Thursday, February 26, 2009

Speech Wars

My new favorite website has a rather enigmatic title: Speech Wars. It contains a plethora of information just begging to be used by rhetoricians, political scientists, and other word-crazy individuals like myself. 

Pick State of the Union, Inaugural Addresses or Election 2008 campaign speeches. Type in a word. Choose percentages or counts. Click go. All of a sudden, you can see exactly how many times presidents have used the word 'government' in their state of the union addresses since 1790. 7,036 times.
  • The word 'government' was in much higher demand in the 1800s, peaked around 1945, and then again around 1985. Since then, although government is once again growing, presidents are much less likely to use the word. 
  • 'Freedom' is another fun case study. Since 1942, the numbers rose considerably, went through a low point in the 70s, then swooped in the 1980s and again in the 2000s. Total: 695 usages.
  • 'Genocide' on the other hand, has been mentioned only three times: 1950, 2006, and 2008.
  • 'Abortion'? Five times. Not one since 1988.
  • 'Consumerism'? Zero.
  • 'Mistake'? 32 times.
  • Teddy Roosevelt used 'wrong,' 'moral,' and 'sin' more times than any other president. 'Sin' has not been mentioned since 1911.
I could go on all day. Needless to say, you should check out the site. Now I want to go back to political science class. This would have helped my course link paper on political rhetoric in state of the union addresses IMMENSELY.  Hindsight. Good stuff. Check it out.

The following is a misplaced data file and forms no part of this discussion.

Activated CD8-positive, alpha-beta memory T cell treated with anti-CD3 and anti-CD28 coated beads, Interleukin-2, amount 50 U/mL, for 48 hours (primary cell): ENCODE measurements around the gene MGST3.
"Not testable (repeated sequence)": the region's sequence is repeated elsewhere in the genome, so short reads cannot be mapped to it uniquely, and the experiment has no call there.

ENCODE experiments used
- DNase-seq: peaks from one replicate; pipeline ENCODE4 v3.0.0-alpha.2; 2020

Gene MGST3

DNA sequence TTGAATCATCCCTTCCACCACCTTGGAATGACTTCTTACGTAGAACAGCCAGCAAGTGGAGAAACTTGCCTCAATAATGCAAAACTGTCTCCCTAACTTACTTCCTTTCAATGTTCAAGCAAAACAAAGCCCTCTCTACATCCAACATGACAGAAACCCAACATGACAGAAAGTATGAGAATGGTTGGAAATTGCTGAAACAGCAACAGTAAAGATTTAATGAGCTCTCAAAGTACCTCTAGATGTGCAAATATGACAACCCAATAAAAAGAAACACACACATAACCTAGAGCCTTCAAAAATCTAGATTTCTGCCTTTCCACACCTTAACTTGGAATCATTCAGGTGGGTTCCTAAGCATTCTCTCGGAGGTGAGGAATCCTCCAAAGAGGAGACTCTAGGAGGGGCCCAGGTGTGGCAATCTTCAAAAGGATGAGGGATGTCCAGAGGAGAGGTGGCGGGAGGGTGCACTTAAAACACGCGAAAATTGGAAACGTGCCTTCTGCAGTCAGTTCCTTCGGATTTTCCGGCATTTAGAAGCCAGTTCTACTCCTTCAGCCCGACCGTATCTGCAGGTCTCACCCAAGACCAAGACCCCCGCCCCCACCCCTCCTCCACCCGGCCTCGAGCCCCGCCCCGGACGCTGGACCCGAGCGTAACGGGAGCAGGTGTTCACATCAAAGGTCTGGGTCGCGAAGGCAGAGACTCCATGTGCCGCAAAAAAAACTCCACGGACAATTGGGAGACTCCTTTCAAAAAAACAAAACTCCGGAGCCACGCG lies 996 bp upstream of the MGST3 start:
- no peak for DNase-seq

(Giving credit where it's due, I came across this site via Freakonomics). 

Tuesday, February 24, 2009

Google Knows What I Need

Because it's all the rage on Facebook to pass around funny surveys, I've decided to skip Facebook and bring this one straight to the blog.

The scoop: Google " ~ needs," inserting your first name for the tilde. Write down the first 10 different phrases that pop up. 

Just for kicks, and to see how well Google really knows me. It's a little frightening, actually. My Google horoscope/fortune cookie is thus:
  1. Jen needs a session or two with a therapist.
  2. Jen needs a break.
  3. Jen needs a muzzle.
  4. Jen needs to a get a grip on her life. 
  5. Jen needs to find a self-righteous, conspicuous, "I'm better than you" charitable position so she can keep charming the sheep into thinking she matters.
  6. Jen needs to wise up.
  7. Jen needs human anatomy lessons.
  8. Jen needs cheering up.
  9. Jen needs to get off Facebook.
  10. Jen needs you.